Does this amount to ‘farming’ or ‘agriculture’?
Bruce Pascoe’s Dark Emu has stirred considerable controversy and recent work by Peter Sutton & Keryn Walshe has subject it to critical academic analysis. Not only questioning some of his evidence, they believe Pascoe has “fallen into a trap of privileging the language of agriculture above hunter-gatherer socioeconomic systems.” Eurocentic language like ‘agriculture’ and ‘farming’ impose colonial preference and resurrect old and deeply entrenched views about Progress, diminishing the rich culture followed by ‘hunter/gatherers’.
Tasmania was criss-crossed with native paths that intersected at significant sites like the Launceston Basin and while they were not places of sedentary occupation, movement was seasonal, not nomadic. Coastal occupation in winter was extended and involved (quite possibly) the construction of fish traps and certainly the construction (at least on the northwest coast) of elaborate huts sunk in the landscape. Occupation of the Launceston Basin was intensive and as it was also a site where different mobs intersected, it provided an opportunity for marriage and other ceremonies (as the proximate ochre sites evidence).
Tasmania has still to provide much more evidence of Aboriginal landuse and occupation that will inevitably challenge preconceptions. Pascoe’s work, which largely ignores Tasmania, however controversial has stimulated reaction and excited research.
Further reading: The Conversation June 18 2021. “How our new archaeological research investigates Dark Emu’s idea of Aboriginal ‘agriculture’ and villages.” Michael Westerway & Joshua Gorringe.
James Boyce, “on Bruce Pascoe and the ‘Dark Emu’ Debate : Transforming the national imagination.” The Monthly July 2021, 56-60.
Mark McKenna. “Bruce Pascoe has welcomed the Dark Emu debate – and so should Australia” https://www.theguardian.com/commentisfree/2021/jun/25/bruce-pascoe-has-welcomed-the-dark-emu-debate-and-so-should-australia
Read More The Launceston Basin
The kalamaluka-Tamar Valley is the product of 200 million years of geological evolution.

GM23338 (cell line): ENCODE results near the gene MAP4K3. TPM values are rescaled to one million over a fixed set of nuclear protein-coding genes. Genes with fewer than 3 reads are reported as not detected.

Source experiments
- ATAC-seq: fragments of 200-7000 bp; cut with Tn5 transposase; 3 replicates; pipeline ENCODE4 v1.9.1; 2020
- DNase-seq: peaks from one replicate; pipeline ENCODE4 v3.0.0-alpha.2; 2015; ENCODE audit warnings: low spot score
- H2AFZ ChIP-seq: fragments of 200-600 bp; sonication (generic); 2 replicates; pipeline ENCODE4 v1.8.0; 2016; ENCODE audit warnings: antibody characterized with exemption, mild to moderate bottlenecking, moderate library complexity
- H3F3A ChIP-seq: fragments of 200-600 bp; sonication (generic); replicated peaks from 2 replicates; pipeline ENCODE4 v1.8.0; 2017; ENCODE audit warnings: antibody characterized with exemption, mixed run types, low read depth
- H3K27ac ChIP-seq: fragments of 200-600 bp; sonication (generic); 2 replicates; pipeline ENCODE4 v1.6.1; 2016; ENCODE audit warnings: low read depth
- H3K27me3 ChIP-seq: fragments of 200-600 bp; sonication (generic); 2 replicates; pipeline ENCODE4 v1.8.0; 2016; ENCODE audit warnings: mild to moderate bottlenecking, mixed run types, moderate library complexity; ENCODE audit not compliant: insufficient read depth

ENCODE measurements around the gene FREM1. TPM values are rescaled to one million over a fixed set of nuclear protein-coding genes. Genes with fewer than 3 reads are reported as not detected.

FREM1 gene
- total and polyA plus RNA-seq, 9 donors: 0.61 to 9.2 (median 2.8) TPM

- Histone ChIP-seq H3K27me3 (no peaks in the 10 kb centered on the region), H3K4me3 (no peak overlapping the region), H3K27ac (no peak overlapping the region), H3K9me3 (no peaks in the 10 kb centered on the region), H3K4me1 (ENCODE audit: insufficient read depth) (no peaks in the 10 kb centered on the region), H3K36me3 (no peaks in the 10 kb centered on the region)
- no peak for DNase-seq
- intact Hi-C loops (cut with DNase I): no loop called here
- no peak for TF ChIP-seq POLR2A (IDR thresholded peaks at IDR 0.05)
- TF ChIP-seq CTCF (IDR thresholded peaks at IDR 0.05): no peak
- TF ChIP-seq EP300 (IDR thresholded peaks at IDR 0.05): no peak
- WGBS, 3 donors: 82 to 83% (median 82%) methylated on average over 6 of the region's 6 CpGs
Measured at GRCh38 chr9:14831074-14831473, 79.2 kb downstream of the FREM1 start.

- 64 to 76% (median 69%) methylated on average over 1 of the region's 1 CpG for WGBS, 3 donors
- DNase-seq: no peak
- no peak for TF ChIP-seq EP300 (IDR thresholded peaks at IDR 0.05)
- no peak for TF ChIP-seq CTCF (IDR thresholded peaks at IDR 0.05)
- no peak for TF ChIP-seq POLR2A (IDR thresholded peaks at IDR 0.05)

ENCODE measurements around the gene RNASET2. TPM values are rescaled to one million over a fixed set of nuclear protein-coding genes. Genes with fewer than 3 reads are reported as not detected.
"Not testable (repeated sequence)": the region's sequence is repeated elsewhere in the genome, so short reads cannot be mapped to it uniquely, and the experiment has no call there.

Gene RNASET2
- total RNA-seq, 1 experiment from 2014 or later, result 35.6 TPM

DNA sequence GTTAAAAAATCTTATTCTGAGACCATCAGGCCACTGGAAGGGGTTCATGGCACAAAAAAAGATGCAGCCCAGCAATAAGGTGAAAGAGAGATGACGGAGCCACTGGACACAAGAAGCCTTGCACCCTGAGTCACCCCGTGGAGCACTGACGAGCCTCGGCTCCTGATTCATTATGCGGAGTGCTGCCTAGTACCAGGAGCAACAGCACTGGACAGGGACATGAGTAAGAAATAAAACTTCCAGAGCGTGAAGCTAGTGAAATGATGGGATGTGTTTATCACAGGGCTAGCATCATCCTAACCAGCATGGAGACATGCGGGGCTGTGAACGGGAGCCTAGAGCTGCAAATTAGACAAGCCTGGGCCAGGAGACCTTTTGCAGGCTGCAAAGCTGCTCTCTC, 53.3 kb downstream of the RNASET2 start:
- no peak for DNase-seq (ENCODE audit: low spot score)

The story begins at a time when the old super-continent of Gondwanaland began splitting up, Antarctica was separating from Australia and the Tasman Sea was opening up. Tasmania was very much in the middle of these two movements when the SE part of the Australian continental plate was being stretched both from north to south and from east to west.
British settlements, based on the traditions of British farming and shipping, needed arable land and protected anchorages for long-term survival. Well-watered farmland was not to be found easily near the mouth of the Tamar, near York Town or George Town, where the best port facilities were available. In contrast, good port facilities were not to be found at the head of the Tamar where well-watered farmland was available.
Rivers wear away the ancient Tasmanian mountains, depositing their mineral wealth in flood plains and estuaries. This depositional richness is most prominent where rivers meet the sea and fine silt drops from the slowing surge. Birds whirl from black gum, paperbark, reed swamp and still water, their nests protruding from the reeds. Some extend their necks to consume the soft aquatic plants that grow in the turbid waters above the mud. Some are eaten by raptors, contact-killed in precipitous descents from above.
The work of Bruce Pascoe’s Dark Emu argues for a substantial shift in language from ‘hunter-gatherer’ to terms like ‘farming’ and ‘agriculture’.
Certainly, Indigenous land use has suffered the suggestion of ‘savage’ and ‘primitive’ for too long, but does that justify a shift to Eurocentric language with a particular meaning?